Fleas are wingless, external parasitic insects which drink the blood of their host. They are small (under 1/8-inch) and dark-colored, with long legs and tube-like mouth parts. Their bodies are hard and covered with backward facing spines and hairs, which allows them to move easily on their host. Fleas can jump 7 inches straight up into the air and horizontally up to 13 inches. Fleas are hard to kill with pressure or scratching--they must be crushed between fingernails, drowned, or poisoned.
Fleas go through four life cycles; egg, larva, pupa, and adult. Flea eggs are tiny, white, and oval-shaped. The adult female feeds, then lays the eggs in batches of 20. Because the eggs are laid so close to feeding, they are usually laid on the host itself â€“ so eggs may be found where the host sleeps. Eggs take between two days and two weeks to hatch into larvae. Larvae are eyeless and feed on the feces of adult fleas and other organic matter. After several months, the larva weaves a silken cocoon into which it disappears to develop into an adult. The adult emerges in five days to two weeks, and must have blood within one week or they will die. Adult fleas which are completely developed can survive up to a year without feeding, but cannot reproduce.
Flea bites cause raised welts with a puncture in the center. They will feed on any mammal, including dogs, cats, birds, mice, humans, and squirrels. Fleas are capable of transmitting several diseases, and causing several medical problems, including flea allergy dermatitis, skin infections, anemia, tapeworms, bubonic plague, and more.
Testing and Detection
Fleas are fairly easy to detect on pets. There will be small brownish specks attached to the fur - this is undigested blood. Wet a paper towel and touch it to the spots. If it turns red, you'll know it's flea dirt. In addition to the flea "dirt" your dog will show signs of irritation - he will scratch or bite at himself, and you may see raised bites from the fleas. Extensive infestations or dogs with flea allergy dermatitis may have bald spots with red skin. Fleas are visible to the human eye, and you may see them crawling or jumping on your pet or his bedding.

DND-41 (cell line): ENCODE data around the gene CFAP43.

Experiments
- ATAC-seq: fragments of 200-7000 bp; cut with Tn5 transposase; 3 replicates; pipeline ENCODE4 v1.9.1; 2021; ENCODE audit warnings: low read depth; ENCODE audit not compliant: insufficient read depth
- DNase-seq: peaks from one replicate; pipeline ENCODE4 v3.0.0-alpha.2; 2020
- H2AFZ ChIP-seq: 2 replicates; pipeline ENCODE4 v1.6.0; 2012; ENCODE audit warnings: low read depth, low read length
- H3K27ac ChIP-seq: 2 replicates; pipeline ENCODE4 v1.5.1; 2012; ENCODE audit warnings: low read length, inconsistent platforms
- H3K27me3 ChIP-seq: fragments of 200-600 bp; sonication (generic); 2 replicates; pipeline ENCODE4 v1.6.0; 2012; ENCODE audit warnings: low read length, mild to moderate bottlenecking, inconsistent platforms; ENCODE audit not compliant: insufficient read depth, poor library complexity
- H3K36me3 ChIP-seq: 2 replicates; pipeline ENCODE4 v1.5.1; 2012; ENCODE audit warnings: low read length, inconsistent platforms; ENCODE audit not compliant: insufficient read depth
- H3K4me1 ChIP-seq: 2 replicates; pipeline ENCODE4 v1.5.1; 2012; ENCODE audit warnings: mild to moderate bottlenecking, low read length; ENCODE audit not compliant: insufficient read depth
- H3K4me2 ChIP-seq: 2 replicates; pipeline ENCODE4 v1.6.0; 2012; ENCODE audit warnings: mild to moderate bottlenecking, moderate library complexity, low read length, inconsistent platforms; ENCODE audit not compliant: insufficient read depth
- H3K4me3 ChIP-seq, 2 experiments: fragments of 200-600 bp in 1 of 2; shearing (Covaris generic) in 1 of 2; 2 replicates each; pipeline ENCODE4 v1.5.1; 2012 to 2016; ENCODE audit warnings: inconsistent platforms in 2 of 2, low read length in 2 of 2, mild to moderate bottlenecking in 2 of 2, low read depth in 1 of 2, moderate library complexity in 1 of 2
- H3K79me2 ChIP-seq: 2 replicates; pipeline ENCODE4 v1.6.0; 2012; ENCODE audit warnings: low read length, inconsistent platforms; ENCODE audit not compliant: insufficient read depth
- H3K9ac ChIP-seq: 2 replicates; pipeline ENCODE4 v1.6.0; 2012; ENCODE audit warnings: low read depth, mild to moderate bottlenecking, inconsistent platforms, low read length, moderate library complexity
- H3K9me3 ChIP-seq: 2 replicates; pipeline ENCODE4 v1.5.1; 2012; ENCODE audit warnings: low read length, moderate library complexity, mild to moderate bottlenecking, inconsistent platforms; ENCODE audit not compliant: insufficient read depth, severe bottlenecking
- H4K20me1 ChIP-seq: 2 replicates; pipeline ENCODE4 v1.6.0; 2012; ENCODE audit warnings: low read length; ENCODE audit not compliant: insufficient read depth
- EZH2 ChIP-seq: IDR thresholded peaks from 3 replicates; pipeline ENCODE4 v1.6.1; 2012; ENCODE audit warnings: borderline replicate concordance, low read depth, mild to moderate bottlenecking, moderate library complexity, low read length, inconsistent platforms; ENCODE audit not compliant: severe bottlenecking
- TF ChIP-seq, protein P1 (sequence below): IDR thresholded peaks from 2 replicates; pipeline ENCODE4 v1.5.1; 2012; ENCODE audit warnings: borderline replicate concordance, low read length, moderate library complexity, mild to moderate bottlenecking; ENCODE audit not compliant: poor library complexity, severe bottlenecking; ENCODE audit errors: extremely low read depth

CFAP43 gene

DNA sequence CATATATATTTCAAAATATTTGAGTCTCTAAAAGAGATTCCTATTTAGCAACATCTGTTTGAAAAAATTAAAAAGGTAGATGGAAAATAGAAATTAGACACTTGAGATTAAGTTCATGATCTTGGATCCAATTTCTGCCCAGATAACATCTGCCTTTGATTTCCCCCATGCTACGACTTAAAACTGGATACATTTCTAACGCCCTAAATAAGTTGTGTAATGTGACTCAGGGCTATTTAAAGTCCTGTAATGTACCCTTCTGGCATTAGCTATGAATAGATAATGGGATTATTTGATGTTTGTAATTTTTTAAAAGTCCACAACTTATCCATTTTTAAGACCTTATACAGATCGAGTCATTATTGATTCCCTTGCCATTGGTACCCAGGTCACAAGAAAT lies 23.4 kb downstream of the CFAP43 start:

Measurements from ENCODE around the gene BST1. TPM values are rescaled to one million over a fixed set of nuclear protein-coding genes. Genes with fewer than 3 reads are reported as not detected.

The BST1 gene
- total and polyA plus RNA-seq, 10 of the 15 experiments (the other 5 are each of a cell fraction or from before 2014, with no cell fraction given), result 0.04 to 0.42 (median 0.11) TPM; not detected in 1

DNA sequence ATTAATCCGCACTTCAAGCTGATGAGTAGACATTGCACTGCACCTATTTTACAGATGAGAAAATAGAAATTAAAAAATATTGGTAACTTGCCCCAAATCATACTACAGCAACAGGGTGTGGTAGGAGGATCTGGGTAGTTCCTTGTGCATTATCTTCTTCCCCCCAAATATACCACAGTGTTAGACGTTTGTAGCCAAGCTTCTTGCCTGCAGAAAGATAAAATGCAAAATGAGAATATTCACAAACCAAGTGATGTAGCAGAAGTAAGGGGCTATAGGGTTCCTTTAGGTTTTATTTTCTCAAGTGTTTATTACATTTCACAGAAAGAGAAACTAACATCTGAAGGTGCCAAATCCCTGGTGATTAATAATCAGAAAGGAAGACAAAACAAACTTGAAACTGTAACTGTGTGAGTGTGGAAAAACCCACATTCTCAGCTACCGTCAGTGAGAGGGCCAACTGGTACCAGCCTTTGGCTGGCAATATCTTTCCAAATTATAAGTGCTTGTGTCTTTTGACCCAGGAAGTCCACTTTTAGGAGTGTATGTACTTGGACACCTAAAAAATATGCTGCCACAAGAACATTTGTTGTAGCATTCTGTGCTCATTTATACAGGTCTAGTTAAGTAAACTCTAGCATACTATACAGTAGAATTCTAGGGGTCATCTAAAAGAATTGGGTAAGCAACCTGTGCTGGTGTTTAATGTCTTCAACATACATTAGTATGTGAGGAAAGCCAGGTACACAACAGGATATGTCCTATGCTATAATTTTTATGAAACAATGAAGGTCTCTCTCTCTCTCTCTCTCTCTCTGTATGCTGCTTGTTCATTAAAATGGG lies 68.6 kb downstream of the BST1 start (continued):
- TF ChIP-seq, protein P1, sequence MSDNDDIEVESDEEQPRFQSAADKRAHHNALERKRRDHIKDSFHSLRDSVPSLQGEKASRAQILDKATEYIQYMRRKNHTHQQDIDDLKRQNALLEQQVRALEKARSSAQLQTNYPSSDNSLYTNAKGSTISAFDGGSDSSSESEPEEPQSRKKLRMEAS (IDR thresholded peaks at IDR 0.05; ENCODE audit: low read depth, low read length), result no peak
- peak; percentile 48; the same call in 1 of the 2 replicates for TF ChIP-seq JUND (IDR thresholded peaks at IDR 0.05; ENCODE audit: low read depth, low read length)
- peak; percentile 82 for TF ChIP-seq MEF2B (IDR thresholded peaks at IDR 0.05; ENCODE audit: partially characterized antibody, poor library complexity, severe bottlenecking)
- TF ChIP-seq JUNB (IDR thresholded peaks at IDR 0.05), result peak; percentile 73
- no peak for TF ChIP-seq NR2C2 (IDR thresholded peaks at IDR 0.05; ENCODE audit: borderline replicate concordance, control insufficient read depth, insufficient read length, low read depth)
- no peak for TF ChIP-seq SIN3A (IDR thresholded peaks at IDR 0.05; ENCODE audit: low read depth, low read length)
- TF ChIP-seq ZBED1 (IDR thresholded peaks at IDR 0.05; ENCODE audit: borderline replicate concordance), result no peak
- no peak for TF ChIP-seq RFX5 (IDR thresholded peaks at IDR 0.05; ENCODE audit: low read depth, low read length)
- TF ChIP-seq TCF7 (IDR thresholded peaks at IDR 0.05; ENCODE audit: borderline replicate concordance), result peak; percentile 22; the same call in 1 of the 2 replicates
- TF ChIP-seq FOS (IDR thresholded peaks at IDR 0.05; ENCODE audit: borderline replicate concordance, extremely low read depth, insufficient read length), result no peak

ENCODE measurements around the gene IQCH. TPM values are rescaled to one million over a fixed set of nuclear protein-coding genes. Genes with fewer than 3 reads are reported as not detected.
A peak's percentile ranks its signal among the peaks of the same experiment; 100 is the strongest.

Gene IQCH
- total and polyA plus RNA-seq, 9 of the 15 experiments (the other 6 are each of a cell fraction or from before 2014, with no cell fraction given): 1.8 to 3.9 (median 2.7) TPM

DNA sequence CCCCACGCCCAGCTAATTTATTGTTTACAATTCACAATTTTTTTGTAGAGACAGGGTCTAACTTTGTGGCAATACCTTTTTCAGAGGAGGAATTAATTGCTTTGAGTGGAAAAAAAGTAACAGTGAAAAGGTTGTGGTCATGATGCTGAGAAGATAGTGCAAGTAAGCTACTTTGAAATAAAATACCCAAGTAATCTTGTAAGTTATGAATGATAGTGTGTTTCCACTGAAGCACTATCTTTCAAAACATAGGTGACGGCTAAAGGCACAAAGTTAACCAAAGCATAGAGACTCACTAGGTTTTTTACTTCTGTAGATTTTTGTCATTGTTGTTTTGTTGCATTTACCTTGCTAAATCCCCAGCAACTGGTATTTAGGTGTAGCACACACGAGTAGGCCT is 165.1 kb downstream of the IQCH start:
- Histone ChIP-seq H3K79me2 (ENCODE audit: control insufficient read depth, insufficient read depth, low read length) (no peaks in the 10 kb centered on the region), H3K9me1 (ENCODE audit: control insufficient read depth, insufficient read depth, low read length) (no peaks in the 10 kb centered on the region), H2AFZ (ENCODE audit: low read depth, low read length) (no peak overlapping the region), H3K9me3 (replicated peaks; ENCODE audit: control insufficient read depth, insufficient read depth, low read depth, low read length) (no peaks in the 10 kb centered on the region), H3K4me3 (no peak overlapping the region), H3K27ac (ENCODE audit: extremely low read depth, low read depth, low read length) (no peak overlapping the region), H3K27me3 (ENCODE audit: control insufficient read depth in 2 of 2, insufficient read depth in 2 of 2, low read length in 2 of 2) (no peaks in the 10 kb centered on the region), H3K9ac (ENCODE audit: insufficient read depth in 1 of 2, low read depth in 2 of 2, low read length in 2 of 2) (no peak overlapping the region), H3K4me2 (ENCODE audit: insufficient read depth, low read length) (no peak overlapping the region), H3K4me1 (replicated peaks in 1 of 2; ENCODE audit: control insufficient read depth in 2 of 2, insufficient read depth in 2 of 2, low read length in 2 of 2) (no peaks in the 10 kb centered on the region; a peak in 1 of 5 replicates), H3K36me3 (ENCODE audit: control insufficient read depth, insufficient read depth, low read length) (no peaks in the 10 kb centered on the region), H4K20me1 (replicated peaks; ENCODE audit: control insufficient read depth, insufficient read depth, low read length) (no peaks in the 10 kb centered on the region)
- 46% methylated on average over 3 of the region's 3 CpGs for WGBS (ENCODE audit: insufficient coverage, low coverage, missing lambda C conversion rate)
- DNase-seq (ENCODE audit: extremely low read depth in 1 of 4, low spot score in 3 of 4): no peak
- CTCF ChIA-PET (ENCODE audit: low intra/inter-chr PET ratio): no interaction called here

Flea allergy dermatitis (FAD) arises in dogs that are allergic to the saliva of the fleas. Irritation may develop immediately, or take up to 48 hours to arise from one bite. Dogs with FAD develop small red bumps along the outsides of the backs of their legs and on the base of their tail. They may also have thickened skin at the base of their tail. Flea allergy dermatitis is confirmed with a intradermal skin allergy test, or blood tests.
Treatment is not as simple as just treating the animal - in a flea infestation, there are other sources to consider: bedding, carpeting, any soft surfaces, and the owner's bed. Reducing humidity in the home to below 50% is one way to stop the growth cycle, since eggs require at least 50% humidity to survive. Lower temperatures (below 70° F) may stop the cycle as well. Vacuuming catches a large majority of the present fleas, but the bag must be disposed of immediately outside the home. All pet and human bedding should be washed in hot water and dried on high heat to kill adults, larvae, and eggs. All pets in the household should be treated to kill both adults and eggs. There are many non-chemical methods available for use, such as diatomaceous earth, rosemary spray, lavender oil, and cedar oil. There are several chemical treatments for flea infestations, but care should be taken, as some breeds are highly sensitive to the toxins used. The best method is to use a combination of several different natural methods. Note - most essential oils are toxic to cats, so avoid lavender oil and cedar oil if you have cats in your household.